William Rees-Mogg makes that argument in the London Times:

The United States usually intervenes with reluctance — it took 13 years to get from the original invasion of Kuwait to the removal of the Saddam Hussein regime. The US has even tried to avoid intervention by propping up authoritarian regimes, as in modern Saudi Arabia. Yet the underlying American idea is the most revolutionary idea in the world. It is the idea of liberty, of human freedom, of self-government and of democracy. Without American, and often British, intervention, most of the present-day democracies would never come in to existence, or would not have survived, particularly the European democracies.

Why is this so?

American forces have twice been able to win in the Gulf, with light casualties, in Kosovo, and in Afghanistan, because the United States, with about a 20th of the world̢۪s population, has the most advanced science, the best technology, the highest productivity, the best electronic communications, the most advanced weapons, the greatest logistical capacity. US power is the result of a free economy in a free society.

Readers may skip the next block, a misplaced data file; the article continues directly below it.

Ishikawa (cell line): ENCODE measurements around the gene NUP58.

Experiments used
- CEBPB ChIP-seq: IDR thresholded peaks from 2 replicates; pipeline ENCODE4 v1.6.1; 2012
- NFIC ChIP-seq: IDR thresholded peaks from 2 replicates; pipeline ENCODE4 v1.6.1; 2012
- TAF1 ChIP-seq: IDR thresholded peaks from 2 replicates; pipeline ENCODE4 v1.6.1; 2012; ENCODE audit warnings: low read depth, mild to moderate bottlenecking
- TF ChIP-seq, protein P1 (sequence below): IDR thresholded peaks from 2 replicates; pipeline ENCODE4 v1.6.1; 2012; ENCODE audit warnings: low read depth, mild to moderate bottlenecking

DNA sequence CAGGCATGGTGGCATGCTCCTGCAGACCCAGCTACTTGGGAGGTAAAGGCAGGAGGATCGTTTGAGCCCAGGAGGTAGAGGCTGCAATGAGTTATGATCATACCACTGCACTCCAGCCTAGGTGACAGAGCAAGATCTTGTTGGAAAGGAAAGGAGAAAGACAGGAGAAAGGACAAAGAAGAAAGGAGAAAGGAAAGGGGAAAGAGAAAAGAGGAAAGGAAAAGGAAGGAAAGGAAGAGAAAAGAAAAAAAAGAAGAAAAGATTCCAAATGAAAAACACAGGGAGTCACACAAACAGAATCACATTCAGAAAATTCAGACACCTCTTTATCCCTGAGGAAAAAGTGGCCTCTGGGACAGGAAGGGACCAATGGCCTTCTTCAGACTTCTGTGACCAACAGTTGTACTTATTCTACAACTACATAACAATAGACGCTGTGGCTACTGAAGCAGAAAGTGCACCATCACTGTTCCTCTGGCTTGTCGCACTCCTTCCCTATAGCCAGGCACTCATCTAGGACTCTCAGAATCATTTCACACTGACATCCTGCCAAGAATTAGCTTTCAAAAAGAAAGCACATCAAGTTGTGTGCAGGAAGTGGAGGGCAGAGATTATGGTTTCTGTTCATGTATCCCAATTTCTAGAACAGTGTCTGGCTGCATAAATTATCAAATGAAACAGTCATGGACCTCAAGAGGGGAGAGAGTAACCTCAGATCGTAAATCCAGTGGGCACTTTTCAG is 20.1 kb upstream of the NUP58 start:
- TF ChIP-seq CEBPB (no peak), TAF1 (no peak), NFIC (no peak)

In Iraq, the overwhelming victory was won in three weeks by no more than one sixth of the potential defence forces of America. No such result could have been achieved, or even contemplated, by the armed forces of any other nation. The US model has repeatedly proved to be uniquely powerful, not just in defence, but in broader economic political and international terms.

Terrific perspective piece. Read the whole thing.

(Hat tip: RealClear Politics)

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James Joyner
About James Joyner
James Joyner is Professor and Department Head of Security Studies at Marine Corps University's Command and Staff College. He's a former Army officer and Desert Storm veteran. Views expressed here are his own. Follow James on Twitter @DrJJoyner.